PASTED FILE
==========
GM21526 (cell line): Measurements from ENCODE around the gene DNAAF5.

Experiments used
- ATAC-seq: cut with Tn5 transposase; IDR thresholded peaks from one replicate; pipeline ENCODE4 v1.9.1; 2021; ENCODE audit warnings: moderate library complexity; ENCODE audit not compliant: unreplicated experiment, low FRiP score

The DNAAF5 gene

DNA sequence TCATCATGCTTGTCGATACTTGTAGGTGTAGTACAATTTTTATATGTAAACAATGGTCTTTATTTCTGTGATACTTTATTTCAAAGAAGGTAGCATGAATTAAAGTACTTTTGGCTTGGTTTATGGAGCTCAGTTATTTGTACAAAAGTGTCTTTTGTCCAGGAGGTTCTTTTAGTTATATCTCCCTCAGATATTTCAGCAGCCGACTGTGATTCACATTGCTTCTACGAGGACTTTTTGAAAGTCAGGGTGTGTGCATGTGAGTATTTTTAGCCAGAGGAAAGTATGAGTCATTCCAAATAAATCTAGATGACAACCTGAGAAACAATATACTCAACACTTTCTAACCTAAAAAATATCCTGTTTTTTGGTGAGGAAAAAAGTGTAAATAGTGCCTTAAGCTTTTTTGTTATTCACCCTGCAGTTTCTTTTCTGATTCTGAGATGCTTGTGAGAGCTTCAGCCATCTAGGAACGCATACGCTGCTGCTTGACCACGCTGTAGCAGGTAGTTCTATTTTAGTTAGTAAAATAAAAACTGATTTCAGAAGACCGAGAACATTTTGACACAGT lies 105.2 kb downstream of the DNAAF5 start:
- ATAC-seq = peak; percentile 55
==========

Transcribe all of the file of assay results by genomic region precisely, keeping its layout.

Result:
GM21526 (cell line): Measurements from ENCODE around the gene DNAAF5.

Experiments used
- ATAC-seq: cut with Tn5 transposase; IDR thresholded peaks from one replicate; pipeline ENCODE4 v1.9.1; 2021; ENCODE audit warnings: moderate library complexity; ENCODE audit not compliant: unreplicated experiment, low FRiP score

The DNAAF5 gene

DNA sequence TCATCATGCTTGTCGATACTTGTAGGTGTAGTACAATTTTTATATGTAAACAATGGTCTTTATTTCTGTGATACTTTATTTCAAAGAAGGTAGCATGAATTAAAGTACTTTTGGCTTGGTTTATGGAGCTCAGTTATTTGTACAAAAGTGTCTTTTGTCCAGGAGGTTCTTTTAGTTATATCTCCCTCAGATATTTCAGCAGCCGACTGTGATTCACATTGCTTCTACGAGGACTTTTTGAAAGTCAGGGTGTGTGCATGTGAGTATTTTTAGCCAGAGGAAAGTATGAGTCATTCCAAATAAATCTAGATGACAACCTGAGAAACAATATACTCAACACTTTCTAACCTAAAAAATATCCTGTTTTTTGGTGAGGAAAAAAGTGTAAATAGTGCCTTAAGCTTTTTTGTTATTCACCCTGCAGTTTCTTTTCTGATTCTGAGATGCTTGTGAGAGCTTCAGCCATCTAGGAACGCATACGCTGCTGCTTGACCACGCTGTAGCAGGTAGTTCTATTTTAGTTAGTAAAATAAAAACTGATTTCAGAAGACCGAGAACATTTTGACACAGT lies 105.2 kb downstream of the DNAAF5 start:
- ATAC-seq = peak; percentile 55